There's talk that this will be made into a movie, but no info yet about directors or casting now that actress Dakota Fanning has left the project. But guess what? There's a brand new sequel! Again, no spoilers, so I'll just tell you that it's called Where She Went (available now in the catalog), and it's about my dear book-crush Adam.
Witness by Karen Hesse is a chilling, beautifully written novel set in a small Vermont town. Told from the point of view of 11 different characters and in free verse, this story relates actual events that occurred after the arrival of the Ku Klux Klan in 1924. At the heart of the story are Leanora, a 12 year-old African American girl and Esther Hirsh, a 6 year-old Jewish girl whose families are victimized by the Klan. From these two young girls to the town’s adult citizens, the author has created convincing and distinct voices for each of the 11 characters. It is fascinating to read about the same events as they are told from these very different points of view and to see changes in attitudes slowly taking place.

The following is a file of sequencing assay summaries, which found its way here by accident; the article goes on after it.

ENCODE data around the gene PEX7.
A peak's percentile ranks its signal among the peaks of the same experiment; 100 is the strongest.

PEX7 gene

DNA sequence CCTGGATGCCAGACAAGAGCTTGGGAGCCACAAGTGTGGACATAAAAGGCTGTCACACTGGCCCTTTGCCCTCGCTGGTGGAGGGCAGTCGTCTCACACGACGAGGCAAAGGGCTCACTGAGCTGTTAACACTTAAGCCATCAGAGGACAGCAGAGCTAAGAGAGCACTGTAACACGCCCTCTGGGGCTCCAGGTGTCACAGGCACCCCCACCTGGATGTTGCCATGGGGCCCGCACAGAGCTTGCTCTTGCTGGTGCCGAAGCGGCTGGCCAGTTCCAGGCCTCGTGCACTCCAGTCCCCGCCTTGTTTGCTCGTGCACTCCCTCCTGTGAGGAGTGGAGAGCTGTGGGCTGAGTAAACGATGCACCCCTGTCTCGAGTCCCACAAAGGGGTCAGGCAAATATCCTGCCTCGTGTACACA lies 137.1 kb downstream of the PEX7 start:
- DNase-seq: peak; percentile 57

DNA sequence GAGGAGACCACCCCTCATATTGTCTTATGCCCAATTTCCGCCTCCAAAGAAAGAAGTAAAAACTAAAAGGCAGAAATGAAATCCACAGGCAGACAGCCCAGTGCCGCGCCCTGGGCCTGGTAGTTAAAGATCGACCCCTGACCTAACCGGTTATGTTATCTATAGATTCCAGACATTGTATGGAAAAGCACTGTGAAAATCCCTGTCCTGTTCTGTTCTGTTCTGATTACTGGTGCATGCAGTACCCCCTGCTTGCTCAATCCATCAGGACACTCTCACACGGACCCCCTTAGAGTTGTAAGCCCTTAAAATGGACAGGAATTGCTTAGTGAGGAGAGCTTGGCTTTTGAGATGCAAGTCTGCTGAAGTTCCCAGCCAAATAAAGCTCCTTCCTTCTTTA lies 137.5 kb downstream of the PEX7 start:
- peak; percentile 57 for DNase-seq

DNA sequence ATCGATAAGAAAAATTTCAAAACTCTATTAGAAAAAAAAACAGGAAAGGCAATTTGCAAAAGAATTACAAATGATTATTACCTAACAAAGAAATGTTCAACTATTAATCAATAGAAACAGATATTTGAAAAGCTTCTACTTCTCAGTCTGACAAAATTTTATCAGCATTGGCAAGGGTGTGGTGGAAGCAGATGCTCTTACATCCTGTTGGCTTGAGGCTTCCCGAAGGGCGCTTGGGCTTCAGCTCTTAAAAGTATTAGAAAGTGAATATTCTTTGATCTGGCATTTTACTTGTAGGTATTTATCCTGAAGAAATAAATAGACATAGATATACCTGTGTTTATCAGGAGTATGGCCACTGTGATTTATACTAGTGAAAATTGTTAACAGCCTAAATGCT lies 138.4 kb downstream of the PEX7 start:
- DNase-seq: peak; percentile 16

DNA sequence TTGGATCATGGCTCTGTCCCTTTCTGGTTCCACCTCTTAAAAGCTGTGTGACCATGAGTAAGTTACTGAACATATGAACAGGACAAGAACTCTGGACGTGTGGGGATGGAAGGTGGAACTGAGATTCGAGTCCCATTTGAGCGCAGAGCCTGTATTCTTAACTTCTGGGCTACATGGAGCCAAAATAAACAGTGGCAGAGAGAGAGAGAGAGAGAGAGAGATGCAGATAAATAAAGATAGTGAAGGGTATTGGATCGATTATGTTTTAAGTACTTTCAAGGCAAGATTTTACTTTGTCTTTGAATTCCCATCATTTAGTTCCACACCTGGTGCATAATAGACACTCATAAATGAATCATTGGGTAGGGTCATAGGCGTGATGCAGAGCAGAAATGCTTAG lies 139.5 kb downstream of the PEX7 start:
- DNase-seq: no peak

If you enjoy the powerful format of the novel told in poems, you’re in luck because there are many other excellent poem-novels out there. Here are just a few of them:
And if you liked these poem-novels, here are even more titles.
These days it's easy to see what your favorite author is doing - besides hopefully working on the next great book. John Green is a great example:
If you're 12-18 years old and like to take photos or are just beginning here is a contest just right for you! We're inviting teens to show us why they love the Dr. Martin Luther King, Jr. Library by taking a photo showing why this library is special to them! You can print out this entry form and return it to the Children's Room at the Dr. Martin Luther King, Jr. Library by April 30. There will be cool prizes so don't miss this chance to be a winner. The library has many books on basic photography to get you started or give you ideas. Be creative and take a chance!